Embattled Indian miner Adani plans to develop and run its contentious Carmichael mega coal project in Australia on its own after parting ways Monday with mining services giant Downer.
The massive US$16 billion mine, destined to be one of the world’s largest, has been beset with problems, encountering numerous regulatory and legal hurdles, leading to seven years of delays.
A lease was finally granted last year, but environmentalists have maintained a high-profile campaign against it, claiming it will harm the nearby Great Barrier Reef, which is already threatened by climate change.
Adani has struggled to secure funding for the first stage, with a number of global banks choosing to avoid the project, given growing opposition to investment in fossil fuels.
And last week, the Queensland state government vetoed its request for a Aus$1.0 billion loan from the Northern Australia Infrastructure Facility (NAIF) to help build a rail line to connect the mine to port.
In a bid to keep costs down, Adani said it had cancelled a conditional Aus$2.0 billion contract with Downer, which was appointed in June to construct and operate the mine.
‘Following on from the NAIF veto last week, and in line with its vision to achieve the lowest quartile cost of production by ensuring flexibility and efficiencies in the supply chain, Adani has decided to develop and operate the mine on an owner operator basis,’ it said.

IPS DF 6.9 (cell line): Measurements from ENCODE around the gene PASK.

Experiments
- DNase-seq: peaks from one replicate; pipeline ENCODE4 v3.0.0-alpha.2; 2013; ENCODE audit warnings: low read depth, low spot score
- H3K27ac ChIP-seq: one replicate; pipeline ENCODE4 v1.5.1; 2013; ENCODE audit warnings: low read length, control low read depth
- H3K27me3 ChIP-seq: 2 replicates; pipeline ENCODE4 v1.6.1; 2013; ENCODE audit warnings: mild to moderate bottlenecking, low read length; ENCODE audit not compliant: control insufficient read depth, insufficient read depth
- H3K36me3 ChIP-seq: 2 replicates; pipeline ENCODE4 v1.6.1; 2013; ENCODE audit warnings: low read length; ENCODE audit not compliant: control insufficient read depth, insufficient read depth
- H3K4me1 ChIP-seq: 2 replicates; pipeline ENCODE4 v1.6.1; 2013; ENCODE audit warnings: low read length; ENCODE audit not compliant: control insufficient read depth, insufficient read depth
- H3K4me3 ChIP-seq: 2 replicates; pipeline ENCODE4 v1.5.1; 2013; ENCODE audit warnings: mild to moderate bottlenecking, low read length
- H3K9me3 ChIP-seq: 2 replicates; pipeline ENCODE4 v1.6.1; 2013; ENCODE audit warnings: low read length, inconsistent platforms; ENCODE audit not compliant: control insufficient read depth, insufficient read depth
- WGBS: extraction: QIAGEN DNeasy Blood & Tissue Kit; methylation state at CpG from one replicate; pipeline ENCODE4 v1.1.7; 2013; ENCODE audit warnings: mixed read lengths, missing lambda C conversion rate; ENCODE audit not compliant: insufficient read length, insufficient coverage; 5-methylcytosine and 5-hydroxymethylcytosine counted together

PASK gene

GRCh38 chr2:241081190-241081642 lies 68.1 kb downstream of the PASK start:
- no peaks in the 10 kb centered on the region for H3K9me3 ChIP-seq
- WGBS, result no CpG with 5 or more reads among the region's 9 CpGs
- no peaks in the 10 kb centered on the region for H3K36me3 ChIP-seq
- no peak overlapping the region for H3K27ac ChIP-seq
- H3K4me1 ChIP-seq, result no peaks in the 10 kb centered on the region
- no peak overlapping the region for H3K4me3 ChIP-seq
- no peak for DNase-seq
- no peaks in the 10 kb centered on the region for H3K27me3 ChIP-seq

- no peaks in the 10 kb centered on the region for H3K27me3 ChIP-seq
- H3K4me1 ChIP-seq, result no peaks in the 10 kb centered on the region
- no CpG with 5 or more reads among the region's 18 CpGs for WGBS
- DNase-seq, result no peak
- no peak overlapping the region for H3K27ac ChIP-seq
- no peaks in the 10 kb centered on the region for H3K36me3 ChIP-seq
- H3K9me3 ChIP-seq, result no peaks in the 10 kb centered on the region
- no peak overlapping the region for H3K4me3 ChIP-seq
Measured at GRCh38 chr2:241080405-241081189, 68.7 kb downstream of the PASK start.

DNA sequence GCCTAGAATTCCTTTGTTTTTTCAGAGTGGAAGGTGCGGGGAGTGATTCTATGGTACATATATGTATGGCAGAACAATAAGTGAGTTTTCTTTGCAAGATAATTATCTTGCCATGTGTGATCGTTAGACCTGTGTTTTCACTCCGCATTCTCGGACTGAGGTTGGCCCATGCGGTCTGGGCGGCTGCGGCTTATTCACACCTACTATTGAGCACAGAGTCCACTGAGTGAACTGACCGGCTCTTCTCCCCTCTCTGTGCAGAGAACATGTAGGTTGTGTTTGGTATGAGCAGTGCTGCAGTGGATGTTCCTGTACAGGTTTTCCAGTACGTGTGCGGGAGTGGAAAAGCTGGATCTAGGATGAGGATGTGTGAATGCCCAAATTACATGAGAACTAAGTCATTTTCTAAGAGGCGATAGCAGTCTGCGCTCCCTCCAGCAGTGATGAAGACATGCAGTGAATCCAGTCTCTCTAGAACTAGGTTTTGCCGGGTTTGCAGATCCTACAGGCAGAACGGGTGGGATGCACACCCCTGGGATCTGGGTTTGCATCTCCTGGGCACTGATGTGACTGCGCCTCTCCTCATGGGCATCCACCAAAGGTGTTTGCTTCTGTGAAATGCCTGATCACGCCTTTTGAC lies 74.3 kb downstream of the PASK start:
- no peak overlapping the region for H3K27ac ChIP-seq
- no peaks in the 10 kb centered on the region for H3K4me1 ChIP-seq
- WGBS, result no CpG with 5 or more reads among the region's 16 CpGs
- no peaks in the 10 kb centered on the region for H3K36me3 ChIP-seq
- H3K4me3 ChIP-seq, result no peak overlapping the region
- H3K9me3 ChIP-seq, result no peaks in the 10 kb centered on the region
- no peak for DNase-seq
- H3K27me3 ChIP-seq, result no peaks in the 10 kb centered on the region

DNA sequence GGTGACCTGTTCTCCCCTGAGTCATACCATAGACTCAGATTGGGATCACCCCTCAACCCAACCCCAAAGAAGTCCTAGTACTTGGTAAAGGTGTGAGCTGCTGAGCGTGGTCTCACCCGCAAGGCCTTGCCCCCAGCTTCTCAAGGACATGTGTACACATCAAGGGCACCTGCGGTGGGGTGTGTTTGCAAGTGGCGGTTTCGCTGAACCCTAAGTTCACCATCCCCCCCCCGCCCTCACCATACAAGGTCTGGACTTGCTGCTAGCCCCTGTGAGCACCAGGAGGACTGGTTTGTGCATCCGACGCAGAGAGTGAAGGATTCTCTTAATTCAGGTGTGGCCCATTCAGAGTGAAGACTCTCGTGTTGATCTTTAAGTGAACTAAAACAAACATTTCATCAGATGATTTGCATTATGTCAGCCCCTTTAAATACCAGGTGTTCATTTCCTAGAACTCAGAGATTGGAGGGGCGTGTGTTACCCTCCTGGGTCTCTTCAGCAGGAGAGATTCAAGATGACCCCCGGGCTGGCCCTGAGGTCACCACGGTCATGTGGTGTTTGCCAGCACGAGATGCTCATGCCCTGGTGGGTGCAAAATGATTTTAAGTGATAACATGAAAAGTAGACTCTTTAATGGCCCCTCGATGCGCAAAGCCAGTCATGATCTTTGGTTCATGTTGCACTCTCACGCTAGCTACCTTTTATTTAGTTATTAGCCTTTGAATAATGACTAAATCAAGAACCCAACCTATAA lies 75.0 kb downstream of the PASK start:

‘Adani and Downer have mutually agreed to cancel all Letter of Awards and Downer will provide transitional assistance until 31st March 2018.’ 
Queensland Premier Annastacia Palaszczuk had long supported Adani’s application for the loan, but reversed her position in campaigning during a state election last month after it threatened to derail her chances of retaining office.
The development proposes exporting coal to India from a massive open-cut and underground coal mine 160 kilometres (100 miles) northwest of Clermont in central Queensland, home to the reef, via a 189-kilometre rail link to port.
The conglomerate forecasts it will produce 60 million tonnes of thermal coal a year for export and estimates it will generate 10,000 direct and indirect jobs.
Opponents cite public opposition, risks to miners’ health and the potential impact on the reef among reasons not to proceed.